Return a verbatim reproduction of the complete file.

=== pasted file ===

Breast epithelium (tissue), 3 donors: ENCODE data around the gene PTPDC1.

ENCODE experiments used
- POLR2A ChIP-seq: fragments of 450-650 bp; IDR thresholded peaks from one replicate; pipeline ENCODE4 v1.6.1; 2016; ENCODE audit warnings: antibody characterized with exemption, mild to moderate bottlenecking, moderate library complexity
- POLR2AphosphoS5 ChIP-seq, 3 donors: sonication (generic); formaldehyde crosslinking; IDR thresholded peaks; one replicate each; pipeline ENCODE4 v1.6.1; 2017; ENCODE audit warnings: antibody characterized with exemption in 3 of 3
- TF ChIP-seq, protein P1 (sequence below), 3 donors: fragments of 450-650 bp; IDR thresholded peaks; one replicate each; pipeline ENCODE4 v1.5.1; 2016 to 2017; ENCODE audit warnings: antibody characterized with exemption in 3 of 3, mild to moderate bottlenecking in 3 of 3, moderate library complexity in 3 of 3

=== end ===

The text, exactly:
Breast epithelium (tissue), 3 donors: ENCODE data around the gene PTPDC1.

ENCODE experiments used
- POLR2A ChIP-seq: fragments of 450-650 bp; IDR thresholded peaks from one replicate; pipeline ENCODE4 v1.6.1; 2016; ENCODE audit warnings: antibody characterized with exemption, mild to moderate bottlenecking, moderate library complexity
- POLR2AphosphoS5 ChIP-seq, 3 donors: sonication (generic); formaldehyde crosslinking; IDR thresholded peaks; one replicate each; pipeline ENCODE4 v1.6.1; 2017; ENCODE audit warnings: antibody characterized with exemption in 3 of 3
- TF ChIP-seq, protein P1 (sequence below), 3 donors: fragments of 450-650 bp; IDR thresholded peaks; one replicate each; pipeline ENCODE4 v1.5.1; 2016 to 2017; ENCODE audit warnings: antibody characterized with exemption in 3 of 3, mild to moderate bottlenecking in 3 of 3, moderate library complexity in 3 of 3